Monday, May 05, 2008

Neda Was I Ere I Saw Aden, The Land Of Beautiful Palindromes

Friday morning is Sunday morning, so things were pretty dead when I got to the share taxi stand at 8:30. But by 9 we had the full complement of nine passengers, so off we went for Aden.

The roads so far had been small twisted affairs, even the main road connecting Sa'na and Hudeidah, two cities of about 3 million each. But from here on out the road was new and straight, so that good time was to be made. The land got flat and deserty, but with jagged mountains off to the side, kind of like the California desert. About 30 miles from Aden the rocks and mountains disappeared and we were back to the weed speckled sands of Arabia. At 11 we got to the taxi park about 15 km outside of Aden proper.

I was standing there in the hot sun trying to figure out where the bus company was when Abdul the taxi driver came up and made my acquaintance. He said the bus company was about a km away, but for 300 rial... His was the first Yemeni cab I had seen with a/c. What's more, Abdul had a 30 word English vocabulary, fantastic for these parts. So I hopped in.

It being Friday morning, the bus company office was closed. But various hangers on said that the bus to Al Mukallah left at 3 and 7 in the afternoon. No morning bus? Since the book says that it is a 12 hour ride, and one would think that...? Nope. 3 & 7.

So I paid Abdul some more money and he drove me the 15 km into Aden proper. Now Aden is a famous world seaport, owned by the British from 1839 to 1967, then the capital of communist South Yemen from 1967 to 1990, now part of just Yemen. It's built around a giant harbor that was formed by the jagged volcanic rock at the south end. On one side was colonial Aden, on the other was Crater, which has nothing to do with an actual crater, and in the middle was Meira. We headed for Crater.

When I finally found the hotel I was looking for it was full. Also, waiting for the 3 pm bus for tomorrow would throw off my whole schedule. It was time for Plan B.0.

We swung into action. Abdul headed off for prayers, while I went to chow down for my big journey, trusting that a good Muslim wouldn't drive off with my pack. I was correct, and at about 1 pm we had about an hour for Abdul to show me one of the Ends of the Earth.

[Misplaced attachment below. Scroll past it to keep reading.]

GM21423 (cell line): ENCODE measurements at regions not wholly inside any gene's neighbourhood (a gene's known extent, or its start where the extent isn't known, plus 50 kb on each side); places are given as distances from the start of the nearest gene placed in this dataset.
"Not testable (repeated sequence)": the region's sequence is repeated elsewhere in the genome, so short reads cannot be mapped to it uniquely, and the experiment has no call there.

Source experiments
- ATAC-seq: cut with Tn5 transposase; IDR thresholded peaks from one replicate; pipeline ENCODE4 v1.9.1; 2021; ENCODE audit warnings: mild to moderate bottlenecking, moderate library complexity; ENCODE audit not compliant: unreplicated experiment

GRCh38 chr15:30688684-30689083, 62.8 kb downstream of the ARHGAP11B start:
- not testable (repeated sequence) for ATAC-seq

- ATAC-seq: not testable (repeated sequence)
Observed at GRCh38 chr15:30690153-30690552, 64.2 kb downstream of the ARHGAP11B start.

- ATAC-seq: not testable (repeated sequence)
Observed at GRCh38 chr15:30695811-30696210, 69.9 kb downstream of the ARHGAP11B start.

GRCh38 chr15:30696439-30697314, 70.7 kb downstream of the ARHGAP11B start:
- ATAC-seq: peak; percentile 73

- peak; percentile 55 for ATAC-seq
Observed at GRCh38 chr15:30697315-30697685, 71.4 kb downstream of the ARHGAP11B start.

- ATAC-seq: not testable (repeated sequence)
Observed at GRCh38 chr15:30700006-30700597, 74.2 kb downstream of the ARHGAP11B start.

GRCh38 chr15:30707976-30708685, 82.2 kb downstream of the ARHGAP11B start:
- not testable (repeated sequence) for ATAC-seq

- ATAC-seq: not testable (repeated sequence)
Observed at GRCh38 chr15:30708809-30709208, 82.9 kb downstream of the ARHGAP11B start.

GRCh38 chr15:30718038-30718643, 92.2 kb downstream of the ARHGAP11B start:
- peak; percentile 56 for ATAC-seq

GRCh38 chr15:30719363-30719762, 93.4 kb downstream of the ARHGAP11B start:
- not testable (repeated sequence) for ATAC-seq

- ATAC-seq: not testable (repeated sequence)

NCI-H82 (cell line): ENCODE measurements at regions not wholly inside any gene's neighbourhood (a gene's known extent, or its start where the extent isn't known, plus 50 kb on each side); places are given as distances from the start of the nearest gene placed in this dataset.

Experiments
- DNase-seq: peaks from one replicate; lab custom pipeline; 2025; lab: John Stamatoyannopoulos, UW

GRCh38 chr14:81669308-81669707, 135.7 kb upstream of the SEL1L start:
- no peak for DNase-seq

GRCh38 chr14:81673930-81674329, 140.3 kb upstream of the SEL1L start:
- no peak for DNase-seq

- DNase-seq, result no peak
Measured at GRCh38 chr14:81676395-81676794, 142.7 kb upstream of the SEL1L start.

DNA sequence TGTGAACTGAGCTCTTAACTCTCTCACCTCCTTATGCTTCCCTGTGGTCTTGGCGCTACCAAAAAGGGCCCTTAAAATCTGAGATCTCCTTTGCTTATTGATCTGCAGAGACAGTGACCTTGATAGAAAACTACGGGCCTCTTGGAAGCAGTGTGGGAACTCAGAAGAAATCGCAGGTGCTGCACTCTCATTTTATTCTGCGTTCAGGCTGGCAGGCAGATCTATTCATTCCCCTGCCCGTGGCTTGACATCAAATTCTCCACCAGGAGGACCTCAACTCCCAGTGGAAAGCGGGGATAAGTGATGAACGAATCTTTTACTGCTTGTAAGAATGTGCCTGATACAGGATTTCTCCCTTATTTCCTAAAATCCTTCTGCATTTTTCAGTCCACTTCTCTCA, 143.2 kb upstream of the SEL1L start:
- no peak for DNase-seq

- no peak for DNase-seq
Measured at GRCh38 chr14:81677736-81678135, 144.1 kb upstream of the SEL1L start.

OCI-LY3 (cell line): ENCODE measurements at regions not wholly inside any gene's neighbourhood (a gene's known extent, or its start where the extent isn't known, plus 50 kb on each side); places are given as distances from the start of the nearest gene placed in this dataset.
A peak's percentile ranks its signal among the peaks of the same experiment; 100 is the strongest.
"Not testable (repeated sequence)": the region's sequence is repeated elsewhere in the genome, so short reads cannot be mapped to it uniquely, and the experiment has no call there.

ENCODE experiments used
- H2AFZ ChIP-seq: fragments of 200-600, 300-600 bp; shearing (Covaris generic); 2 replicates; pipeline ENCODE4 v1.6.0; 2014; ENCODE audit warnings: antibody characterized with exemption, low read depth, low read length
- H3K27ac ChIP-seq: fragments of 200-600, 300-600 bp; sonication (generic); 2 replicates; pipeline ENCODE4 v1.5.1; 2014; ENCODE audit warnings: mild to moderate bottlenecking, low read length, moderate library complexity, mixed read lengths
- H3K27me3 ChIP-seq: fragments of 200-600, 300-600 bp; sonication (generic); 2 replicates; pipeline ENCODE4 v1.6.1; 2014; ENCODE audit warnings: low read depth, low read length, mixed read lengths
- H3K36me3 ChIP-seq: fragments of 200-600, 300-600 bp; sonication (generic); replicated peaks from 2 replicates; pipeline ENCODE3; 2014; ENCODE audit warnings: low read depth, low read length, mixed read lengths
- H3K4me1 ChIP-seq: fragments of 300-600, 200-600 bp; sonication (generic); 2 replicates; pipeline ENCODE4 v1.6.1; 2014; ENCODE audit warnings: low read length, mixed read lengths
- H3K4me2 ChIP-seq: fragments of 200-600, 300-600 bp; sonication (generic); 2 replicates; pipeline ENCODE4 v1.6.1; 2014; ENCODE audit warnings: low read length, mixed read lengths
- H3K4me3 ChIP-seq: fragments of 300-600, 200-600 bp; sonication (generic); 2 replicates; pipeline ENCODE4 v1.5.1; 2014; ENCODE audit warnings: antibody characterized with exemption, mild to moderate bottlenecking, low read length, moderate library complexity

It certainly has the setting. Weirdly eroded black volcanic rock intrudes into the town of Crater, which is hot and dirty and even poorer than the rest of Yemen. First Abdul took me to the Aden tanks, which are a series of centuries old water cachements built into the volcanic rock, and where discos and whiskey took place under the atheist communists.

Then we went to Sira Island, which is a 200 foot high volcanic rock with an old fort on top of it over a little bridge and with the blue Arabian Sea stretching off to the horizon. Incongruously nearby was a second Pizza Hut in Yemen, this one ever dirtier and more woebegone than the one in Sa'na.

Now past the Sheraton complex (whiskey and disco available) and over to the colonial side, the only colonial thing about which was a large, totally bare, lifeless British graveyard with crosses and all, in the midst of humdrum industrial stuff. Crappy place to have to die.

Me and Abdul were good buddies by now, and he was telling me all his political views.

Then through Meira, whose main business street has a mile long, communist era, semi snazzy for Yemen but all the same 6 story block of apartments. Then the 15 km back to the bus company.

It was now 2:15 and the office was open, but the unfriendly lady in black said all the tickets were gone. Well, how about tomorrow morning? No buses in morning. Only at 3. Okay, I'll buy a ticket for 3 tomorrow. We can't sell you one because you don't have a police permit.

Now all of this was being done in Arabic through Abdul. And now he finds out that if we go get the police permit I might be able to get on today's bus. So off se go the 15 km into Aden.

We walk across the big police courtyard, and then wait 15 minutes for the policeman to take his own sweet time filling out the permit. Then race back to the bus company,where is it now 3:05. Not to worry, since the bus is late. So then a quarter mile walk to photocopy the permit (which it turned out wasn't necessary), and then I got the last seat on the bus and we took off.

I was of course exhausted by now. But my new seatmate was chipper, his name was Adel, and he became my newest Yemeni friend. What's more, having been a seaman he had a 200 word English vocabulary. We looked out at a flat weedy bushy sandscape with a flat ocean always about 5 miles away. And the bus a/c purred away. Later they popped in an Arabic movie video, which was a disjointed comedic pastiche.

Thanks to a new road, the 12 hour bus journey was only 7 and a half hours, including a stop for dinner and two stops for smokes and whizzing in the desert. When we got to Al Mukallah Adel walked me a couple of blocks to a hotel, and by 11 pm I was safely exconsed in my air conditioned room.


At 12:52 PM, Anonymous Anonymous said...

Cigar? Toss it in a can. It is so tragic.
Did I live on no evil I did?
God deliver a reviled dog!


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